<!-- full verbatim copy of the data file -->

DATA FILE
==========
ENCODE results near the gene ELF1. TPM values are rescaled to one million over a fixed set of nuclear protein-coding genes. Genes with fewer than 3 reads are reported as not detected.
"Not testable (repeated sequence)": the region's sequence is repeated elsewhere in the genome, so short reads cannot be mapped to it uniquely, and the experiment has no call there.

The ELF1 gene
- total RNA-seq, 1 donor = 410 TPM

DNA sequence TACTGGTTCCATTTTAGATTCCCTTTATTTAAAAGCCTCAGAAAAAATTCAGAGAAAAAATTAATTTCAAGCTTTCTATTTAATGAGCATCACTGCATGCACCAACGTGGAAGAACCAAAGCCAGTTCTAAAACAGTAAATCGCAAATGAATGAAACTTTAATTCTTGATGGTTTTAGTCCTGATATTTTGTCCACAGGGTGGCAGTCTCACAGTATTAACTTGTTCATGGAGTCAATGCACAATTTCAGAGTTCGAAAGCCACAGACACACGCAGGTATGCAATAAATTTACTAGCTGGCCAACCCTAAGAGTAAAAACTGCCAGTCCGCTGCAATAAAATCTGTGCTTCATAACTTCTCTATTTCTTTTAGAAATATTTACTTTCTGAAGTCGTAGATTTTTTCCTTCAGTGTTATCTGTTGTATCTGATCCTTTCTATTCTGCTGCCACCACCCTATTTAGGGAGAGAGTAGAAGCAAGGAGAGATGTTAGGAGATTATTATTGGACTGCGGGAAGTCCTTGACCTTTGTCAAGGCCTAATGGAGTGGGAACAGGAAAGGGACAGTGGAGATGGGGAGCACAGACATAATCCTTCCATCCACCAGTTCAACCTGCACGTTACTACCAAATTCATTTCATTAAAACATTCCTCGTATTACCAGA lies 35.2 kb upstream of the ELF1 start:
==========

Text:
ENCODE results near the gene ELF1. TPM values are rescaled to one million over a fixed set of nuclear protein-coding genes. Genes with fewer than 3 reads are reported as not detected.
"Not testable (repeated sequence)": the region's sequence is repeated elsewhere in the genome, so short reads cannot be mapped to it uniquely, and the experiment has no call there.

The ELF1 gene
- total RNA-seq, 1 donor = 410 TPM

DNA sequence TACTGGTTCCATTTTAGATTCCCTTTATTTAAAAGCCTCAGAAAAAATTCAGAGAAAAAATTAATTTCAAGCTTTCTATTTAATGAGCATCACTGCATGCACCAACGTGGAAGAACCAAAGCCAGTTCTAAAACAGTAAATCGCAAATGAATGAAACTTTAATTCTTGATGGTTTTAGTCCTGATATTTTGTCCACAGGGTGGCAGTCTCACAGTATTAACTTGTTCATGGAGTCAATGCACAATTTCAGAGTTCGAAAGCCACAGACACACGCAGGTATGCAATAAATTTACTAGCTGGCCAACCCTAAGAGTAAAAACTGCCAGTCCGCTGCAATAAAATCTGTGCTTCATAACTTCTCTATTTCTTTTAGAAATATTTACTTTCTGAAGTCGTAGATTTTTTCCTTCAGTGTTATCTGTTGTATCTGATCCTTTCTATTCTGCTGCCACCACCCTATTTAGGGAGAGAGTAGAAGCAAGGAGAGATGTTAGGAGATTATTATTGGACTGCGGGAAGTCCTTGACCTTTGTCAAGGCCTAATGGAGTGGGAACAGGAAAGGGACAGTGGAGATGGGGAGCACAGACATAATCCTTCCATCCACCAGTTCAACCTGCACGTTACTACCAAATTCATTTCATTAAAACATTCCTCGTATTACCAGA lies 35.2 kb upstream of the ELF1 start: